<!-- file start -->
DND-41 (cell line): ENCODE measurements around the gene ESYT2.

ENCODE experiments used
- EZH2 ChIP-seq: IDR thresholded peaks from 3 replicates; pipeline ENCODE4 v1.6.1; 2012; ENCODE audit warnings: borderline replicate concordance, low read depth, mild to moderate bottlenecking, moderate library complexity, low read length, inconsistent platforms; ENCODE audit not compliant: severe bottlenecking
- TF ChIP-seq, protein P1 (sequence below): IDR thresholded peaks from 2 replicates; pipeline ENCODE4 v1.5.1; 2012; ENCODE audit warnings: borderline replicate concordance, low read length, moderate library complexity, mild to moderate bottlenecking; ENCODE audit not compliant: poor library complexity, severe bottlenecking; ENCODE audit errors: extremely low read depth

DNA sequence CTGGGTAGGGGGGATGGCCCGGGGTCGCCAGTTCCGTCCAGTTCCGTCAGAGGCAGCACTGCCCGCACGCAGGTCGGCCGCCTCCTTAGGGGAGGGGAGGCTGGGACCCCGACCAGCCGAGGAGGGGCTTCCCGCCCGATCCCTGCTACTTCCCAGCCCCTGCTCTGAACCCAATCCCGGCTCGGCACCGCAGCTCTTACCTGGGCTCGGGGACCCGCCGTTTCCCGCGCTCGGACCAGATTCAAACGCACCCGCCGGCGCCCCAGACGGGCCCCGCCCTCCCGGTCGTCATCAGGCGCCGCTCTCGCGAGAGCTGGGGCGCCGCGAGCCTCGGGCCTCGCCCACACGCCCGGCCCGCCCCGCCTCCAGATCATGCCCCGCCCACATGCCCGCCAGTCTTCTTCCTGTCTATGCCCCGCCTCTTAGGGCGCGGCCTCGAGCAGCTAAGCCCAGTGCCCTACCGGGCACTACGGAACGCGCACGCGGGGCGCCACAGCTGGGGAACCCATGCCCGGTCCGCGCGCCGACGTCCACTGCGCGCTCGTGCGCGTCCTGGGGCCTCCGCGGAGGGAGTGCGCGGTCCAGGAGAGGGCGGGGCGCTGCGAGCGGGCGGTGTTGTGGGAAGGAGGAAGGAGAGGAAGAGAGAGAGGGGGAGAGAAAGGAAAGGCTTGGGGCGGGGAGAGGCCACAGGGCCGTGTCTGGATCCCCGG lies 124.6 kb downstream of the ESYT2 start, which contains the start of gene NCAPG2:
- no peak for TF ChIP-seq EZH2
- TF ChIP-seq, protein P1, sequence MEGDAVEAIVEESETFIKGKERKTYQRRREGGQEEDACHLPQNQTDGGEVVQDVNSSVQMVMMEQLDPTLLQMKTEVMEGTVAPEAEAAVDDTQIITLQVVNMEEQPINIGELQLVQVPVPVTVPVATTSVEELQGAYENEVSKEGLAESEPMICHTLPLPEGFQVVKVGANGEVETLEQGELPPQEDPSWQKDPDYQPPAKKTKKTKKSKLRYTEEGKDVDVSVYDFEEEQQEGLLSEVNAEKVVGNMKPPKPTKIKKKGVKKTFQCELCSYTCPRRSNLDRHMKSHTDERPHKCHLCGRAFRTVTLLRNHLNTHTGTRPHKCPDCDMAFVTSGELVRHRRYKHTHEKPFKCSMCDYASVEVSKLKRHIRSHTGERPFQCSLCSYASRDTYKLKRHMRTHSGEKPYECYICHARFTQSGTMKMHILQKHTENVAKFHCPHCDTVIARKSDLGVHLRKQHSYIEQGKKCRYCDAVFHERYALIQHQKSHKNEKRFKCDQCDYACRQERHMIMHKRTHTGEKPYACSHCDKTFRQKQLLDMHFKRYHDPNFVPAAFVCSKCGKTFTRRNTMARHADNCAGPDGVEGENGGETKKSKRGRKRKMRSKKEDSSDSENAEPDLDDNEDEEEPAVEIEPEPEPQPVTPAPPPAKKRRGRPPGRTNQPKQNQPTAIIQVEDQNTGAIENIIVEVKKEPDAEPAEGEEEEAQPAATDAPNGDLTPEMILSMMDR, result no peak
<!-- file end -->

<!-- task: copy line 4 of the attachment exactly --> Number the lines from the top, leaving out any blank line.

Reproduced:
- TF ChIP-seq, protein P1 (sequence below): IDR thresholded peaks from 2 replicates; pipeline ENCODE4 v1.5.1; 2012; ENCODE audit warnings: borderline replicate concordance, low read length, moderate library complexity, mild to moderate bottlenecking; ENCODE audit not compliant: poor library complexity, severe bottlenecking; ENCODE audit errors: extremely low read depth